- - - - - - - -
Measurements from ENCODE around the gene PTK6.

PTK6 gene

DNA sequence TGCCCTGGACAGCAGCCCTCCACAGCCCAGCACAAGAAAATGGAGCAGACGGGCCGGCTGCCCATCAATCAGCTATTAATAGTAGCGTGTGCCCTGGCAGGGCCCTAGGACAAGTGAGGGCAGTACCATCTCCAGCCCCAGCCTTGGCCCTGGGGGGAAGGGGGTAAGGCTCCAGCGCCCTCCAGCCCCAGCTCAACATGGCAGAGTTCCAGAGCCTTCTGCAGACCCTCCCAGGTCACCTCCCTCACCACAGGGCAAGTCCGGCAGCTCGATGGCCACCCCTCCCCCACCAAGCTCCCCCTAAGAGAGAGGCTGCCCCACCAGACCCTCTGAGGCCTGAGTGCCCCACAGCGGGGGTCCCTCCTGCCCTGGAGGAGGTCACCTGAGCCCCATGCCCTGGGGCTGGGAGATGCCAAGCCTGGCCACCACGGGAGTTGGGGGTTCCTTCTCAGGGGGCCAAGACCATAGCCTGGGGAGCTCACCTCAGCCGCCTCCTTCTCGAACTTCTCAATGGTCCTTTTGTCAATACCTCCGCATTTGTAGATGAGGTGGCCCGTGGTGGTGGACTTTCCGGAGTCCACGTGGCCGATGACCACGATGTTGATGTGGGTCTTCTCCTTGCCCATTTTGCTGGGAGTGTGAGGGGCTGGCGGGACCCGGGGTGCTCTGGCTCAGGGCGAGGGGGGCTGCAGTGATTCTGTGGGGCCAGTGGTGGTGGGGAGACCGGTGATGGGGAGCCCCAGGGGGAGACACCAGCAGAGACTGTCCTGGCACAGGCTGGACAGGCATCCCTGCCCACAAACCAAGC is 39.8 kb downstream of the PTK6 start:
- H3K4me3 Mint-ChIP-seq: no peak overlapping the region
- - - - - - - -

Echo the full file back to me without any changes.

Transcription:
Measurements from ENCODE around the gene PTK6.

PTK6 gene

DNA sequence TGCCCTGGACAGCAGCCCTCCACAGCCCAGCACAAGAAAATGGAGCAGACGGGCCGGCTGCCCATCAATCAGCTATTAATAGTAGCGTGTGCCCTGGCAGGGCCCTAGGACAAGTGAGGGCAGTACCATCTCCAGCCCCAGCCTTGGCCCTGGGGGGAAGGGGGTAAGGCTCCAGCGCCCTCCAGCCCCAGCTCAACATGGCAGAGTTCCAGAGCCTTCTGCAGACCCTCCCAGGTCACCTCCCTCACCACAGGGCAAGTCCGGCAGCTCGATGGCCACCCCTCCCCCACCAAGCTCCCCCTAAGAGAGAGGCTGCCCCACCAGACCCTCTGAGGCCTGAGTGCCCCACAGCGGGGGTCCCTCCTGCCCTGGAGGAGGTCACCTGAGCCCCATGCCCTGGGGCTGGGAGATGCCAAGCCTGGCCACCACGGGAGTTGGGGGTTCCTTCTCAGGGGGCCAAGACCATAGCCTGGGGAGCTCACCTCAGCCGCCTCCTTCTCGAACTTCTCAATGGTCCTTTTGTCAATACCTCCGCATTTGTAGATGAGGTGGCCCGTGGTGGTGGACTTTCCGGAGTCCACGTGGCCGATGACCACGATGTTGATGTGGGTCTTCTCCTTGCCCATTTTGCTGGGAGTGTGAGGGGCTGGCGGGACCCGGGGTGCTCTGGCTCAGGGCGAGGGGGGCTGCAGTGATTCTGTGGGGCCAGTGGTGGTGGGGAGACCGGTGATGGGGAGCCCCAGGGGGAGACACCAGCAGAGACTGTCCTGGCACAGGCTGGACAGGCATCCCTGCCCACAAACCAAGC is 39.8 kb downstream of the PTK6 start:
- H3K4me3 Mint-ChIP-seq: no peak overlapping the region